The tiger reserves in the state shut down today and will only reopen on September 30. However, the state government has announced that the buffer zones around them will remain open to tourists. This move is welcomed by those who are dependent on wildlife tourism for a livelihood.
The move, called Buffer Mein Safar (journeys in the buffer zones), hopes to give a fillip to monsoon tourism in the state.
Panna, Madhya Pradesh
For tourists who enjoy jungle treks and wildlife sightings as well those whose livelihood is dependent on tourism in Madhya Pradesh, there is good news.
Tiger Reserves and National parks in the state are usually closed for visitors during the monsoon for three whole months, between July 1 and September 30. But, this year, the state government has declared that tourist activity in the buffer zones of the tiger reserves at Panna, Bandhavgarh, Kanha, Pench and Satpura will be allowed. This will provide great relief to those who depend on tourism for a livelihood.
The move, called Buffer Mein Safar (journeys in the buffer zones), hopes to give a fillip to monsoon tourism in the state. “Tourists will be given permission to visit the buffer zones of Akola and Jhinna, around the Panna Tiger Reserve,” Uttam Kumar Sharma, field operator of the Panna Tiger Reserve (PTR), told Gaon Connection. All Corona guidelines will be strictly adhered to, he added.
While Panna Tiger Reserve shuts down for the monsoon today (June 30), all arrangements have been made to receive tourists in the buffer zones and ensure their comfort and safety, Sharma said.
Stones have been laid on muddy pathways that are likely to get slushy in the rains, Sharma added. The core of the tiger reserve, however, will remain out of bounds for tourists. “This is because the streams and rivers flowing in the area are full and the water sometimes washes away the pathways. Also, this is the mating season, and the animals need solitude and peace,” Sharma explained.
The move comes in the wake of dwindling revenue from tiger reserves following the pandemic. It is a measure that will help those whose income depends solely on tourism.
According to statistics from the Panna Tiger Reserve, in 2018-19, the reserve earned Rs 22.2 million as revenue. In 2019-20, the amount came down to Rs 18 million. In 2020-21, the revenue so far has been just Rs 10 million.
Several measures were taken in order to enhance tourist experience at the buffer zones. “On June 23, a meeting was held among hotel and resort owners, nature guides and drivers. A list was drawn up of interesting places the tourists could visit,” Jarande Ishwar Ramhari, deputy director of the Panna Tiger Reserve, told Gaon Connection.
There are several viewpoints, waterfalls, ravines and forests the tourists can enjoy in the buffer zones, Ramhari added.
Opening up the buffer zones has brought respite to those dependent on tourism for a living.
Due to the COVID19 pandemic, there has been a drastic reduction in tourist footfall in Madhya Pradesh, both from within and outside the country. Hotels and resorts remained closed as did the world-renowned Khajuraho Temples.
But with the state’s initiatives to encourage monsoon tourism, there is a buzz of activity. The buffer zone at Panna opened up for tourism on June 1. At the nearby Mandala village, several tourist resorts are located, including those belonging to the Madhya Pradesh Tourism Development Corporation.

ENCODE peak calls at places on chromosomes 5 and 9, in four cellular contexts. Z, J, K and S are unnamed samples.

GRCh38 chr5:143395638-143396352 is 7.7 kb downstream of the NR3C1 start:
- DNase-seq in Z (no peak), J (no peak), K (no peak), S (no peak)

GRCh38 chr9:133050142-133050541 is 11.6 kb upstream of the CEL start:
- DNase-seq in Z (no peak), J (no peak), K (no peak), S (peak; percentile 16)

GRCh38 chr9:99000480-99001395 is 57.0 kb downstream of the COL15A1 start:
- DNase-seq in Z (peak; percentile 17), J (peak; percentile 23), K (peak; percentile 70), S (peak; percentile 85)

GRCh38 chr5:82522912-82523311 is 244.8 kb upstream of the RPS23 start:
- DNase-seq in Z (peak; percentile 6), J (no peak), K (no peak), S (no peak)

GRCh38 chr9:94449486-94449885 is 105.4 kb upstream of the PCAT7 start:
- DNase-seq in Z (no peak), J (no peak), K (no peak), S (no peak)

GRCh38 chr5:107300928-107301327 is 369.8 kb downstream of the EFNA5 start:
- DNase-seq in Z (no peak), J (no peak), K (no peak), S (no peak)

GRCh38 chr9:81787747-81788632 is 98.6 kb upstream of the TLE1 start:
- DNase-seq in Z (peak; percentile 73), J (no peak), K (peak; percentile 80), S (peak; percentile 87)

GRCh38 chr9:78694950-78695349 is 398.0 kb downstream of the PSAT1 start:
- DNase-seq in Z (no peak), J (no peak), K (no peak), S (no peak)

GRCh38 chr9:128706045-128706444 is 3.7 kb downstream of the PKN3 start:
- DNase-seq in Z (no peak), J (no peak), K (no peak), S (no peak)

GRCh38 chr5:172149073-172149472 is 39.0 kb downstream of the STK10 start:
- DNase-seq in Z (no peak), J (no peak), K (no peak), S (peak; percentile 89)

“The pandemic brought all work to a halt. Even when the lockdown was lifted, only fifteen to thirty per cent of businesses worked,” Raghunandan Singh Chundawat, who owns a resort on the banks of the Ken river, told Gaon Connection. The opening up of buffer zones for tourism would bring relief, he added.
“The initiative will bring relief to hotel owners as well as guides and vehicle owners and drivers,” Pradeep Singh Rathore, director of a hotel in the area, told Gaon Connection.
“There have been tiger sightings at the Akola buffer zone,” Puneet Sharma, a nature guide, told Gaon Connection. This will be a source of great excitement to the tourists, he said.
According to Ramhari, the deputy director of Panna, the cost of hiring a vehicle at Akola or Jhinna would be Rs 1,200. “In both places, tourists could enjoy the forest not just during the day, but also go on night safaris,” he said. Entry to the buffer zone happens in three shifts — in the morning, evening and at nighttime.
There are several beautiful waterfalls — such as Pandav and Raneh waterfalls — and valleys in the area that are worth visiting, Ramhari pointed out. The Ken Gharial Sanctuary, not too far from the Khajuraho temple, is the other attraction.
According to Ramhari, the entry fee for two wheelers to visit Pandav Falls is Rs 100; three wheelers would have to pay Rs 200 and cars will be charged Rs 300. At Raneh, the entry fee is Rs 200, Rs 400 and Rs 600, respectively.
There are about six or seven tigers that roam the buffer zone at the Panna Reserve. “Tigress P 234 moves around this area along with her two seventeen-month-old cubs Heera and Panna,” Lalbabu Tiwari, forest official at Akola buffer zone, told Gaon Connection.
The cubs are a favourite with the tourists, added Rahul Purohit, forest range officer at Akola. “In fact, the names Heera and Panna were chosen by tourists,” Purohit told Gaon Connection.
“There is also an ancient rock painting here that tourists come to see in large numbers,” he said.
Traditionally, buffer zones have remained shut to tourists along with the core of the tiger reserves, and so the state government’s decision this year to keep them open has been warmly welcomed. For tourists who venture into these zones during the monsoons, there will be plenty of opportunities for wildlife sightings, promise the authorities.
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